Tuesday, June 07, 2005

A weekend of Passion (or lack of it)

Joe and I managed to get away for a weekend! Joe had been down in Edinburgh at a Trade Union Conference and decided pop over to Glasgow for the weekend and visit his mum. I joined him in Glasgow.

While doing the rounds of the shops on the way to the Barras we came across a new art gallery called "The Third Step"“. It is a charity based gallery, the proceeds going towards helping recovering alcoholics. What drew my attention was they were showing paintings by Peter Howson. He was featured in an Easter documentary. As a recovering alcoholic he has discovered faith in Jesus and paints pictures of the Passion. He paints lots of pictures of the passion – lots!

When I write a poem I tend to write just one poem on one topic and then move on to another. The thinking is that “I’ve done it.” Peter Howson never says, “I’ve done it.” because the story of the passion of Christ never stops being an inspiration to him. I like that and I am challenged by it.

The pictures are very flesh and blood and not pretty. They are vibrant pictures, painted with passion. There were a series of pencil or charcoal drawings on the “Stations of the Cross”. Joe was very taken with them. Had we a spare couple of thousands of pounds I am sure we would have purchased them!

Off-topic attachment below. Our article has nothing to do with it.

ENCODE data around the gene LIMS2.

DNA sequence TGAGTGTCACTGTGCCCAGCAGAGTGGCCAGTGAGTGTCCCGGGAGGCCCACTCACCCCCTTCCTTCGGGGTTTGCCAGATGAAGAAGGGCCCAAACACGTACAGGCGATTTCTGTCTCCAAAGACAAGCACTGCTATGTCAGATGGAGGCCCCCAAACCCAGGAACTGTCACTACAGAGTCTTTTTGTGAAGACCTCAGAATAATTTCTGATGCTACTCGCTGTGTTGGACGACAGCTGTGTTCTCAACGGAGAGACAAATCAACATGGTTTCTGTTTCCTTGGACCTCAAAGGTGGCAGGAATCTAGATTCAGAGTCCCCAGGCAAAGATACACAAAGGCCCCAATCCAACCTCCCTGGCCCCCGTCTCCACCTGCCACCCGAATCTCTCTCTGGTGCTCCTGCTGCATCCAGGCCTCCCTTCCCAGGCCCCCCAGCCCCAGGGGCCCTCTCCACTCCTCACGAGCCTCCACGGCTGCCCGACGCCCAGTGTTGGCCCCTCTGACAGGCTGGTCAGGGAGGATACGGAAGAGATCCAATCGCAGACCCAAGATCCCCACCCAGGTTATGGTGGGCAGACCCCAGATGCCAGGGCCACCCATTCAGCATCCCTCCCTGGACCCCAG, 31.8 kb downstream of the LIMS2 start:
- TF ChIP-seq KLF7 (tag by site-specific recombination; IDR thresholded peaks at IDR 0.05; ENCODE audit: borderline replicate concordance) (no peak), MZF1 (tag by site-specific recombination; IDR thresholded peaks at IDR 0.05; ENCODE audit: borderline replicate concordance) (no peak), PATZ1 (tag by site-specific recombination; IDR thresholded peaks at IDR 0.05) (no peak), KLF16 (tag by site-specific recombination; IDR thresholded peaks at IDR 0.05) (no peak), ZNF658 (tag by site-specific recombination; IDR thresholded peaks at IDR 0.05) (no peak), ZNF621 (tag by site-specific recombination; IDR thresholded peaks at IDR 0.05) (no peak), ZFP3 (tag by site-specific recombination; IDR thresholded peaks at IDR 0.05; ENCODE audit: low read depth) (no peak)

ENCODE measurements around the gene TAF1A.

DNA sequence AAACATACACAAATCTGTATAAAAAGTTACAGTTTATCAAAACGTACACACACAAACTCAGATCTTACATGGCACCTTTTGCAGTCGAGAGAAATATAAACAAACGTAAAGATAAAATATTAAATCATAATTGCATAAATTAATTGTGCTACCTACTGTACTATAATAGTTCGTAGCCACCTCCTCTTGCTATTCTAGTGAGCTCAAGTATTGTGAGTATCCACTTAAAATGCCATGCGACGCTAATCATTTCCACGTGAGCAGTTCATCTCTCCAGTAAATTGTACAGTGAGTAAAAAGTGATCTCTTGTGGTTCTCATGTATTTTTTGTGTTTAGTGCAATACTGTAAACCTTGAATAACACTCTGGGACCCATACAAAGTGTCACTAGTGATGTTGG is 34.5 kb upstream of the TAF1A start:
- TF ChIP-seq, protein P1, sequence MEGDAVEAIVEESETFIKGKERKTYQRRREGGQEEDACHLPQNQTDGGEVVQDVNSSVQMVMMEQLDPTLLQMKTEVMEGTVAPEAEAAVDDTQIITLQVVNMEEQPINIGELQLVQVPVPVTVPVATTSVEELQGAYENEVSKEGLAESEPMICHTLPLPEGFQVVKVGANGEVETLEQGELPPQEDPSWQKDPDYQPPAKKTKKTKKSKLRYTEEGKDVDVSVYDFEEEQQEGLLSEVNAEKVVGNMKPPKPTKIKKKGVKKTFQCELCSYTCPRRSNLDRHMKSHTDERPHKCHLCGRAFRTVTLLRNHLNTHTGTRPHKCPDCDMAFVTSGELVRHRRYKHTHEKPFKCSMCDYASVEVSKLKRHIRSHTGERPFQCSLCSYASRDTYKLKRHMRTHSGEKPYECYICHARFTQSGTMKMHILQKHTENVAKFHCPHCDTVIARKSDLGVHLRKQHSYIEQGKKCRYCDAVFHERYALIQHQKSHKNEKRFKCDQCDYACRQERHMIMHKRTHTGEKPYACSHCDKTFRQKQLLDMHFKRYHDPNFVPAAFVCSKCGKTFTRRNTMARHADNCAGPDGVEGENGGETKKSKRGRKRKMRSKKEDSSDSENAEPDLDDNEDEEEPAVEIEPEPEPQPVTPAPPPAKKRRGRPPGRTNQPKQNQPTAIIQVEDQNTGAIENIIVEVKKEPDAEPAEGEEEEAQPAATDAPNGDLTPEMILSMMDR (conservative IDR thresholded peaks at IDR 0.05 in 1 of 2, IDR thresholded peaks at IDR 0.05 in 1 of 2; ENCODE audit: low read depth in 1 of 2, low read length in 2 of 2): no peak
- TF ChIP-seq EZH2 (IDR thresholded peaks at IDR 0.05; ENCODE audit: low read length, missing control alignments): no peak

In the afternoon we visited Joe’s mum in her new nursing home. I have to admit to being very shocked by her appearance. I think, even just seeing Alice wearing trousers was a shock. She had lost a lot or weight, but she had lost much more than that. She had always been a very vibrant woman, involved in life and interested in people. This was not that woman. She looked lost and alone and unconnected to real life. I know that there are different levels of care when it comes to elderly people. I suppose it must be a challenge to stimulate people who have lost their connection to real life.

Joe and I talked for a while. Because of where I was sitting, in her line of vision, she looked at me often, but mostly without recognition. The times that she smiled at me almost broke my heart – very child like. It was only just before we left that she spoke like the old Alice to Joe, “How long have you been here?”

Alice’s sister, Betty, visited her a few weeks ago travelling all the way from Canada!

The deterioration in Alice has been swift. Eighteen months ago she was fine. How fragile life seems. Sometimes all that is left is just a shadow of what used to be. Scripture says that we are like grass, here one day and gone the next. I guess you need to learn to make the most of every opportunity. How often have I thought that I will wait until I retire to do something like writing a book, thinking I will have time and no distractions then? Leaving things for the future assumes that there is a future, when there might not be.

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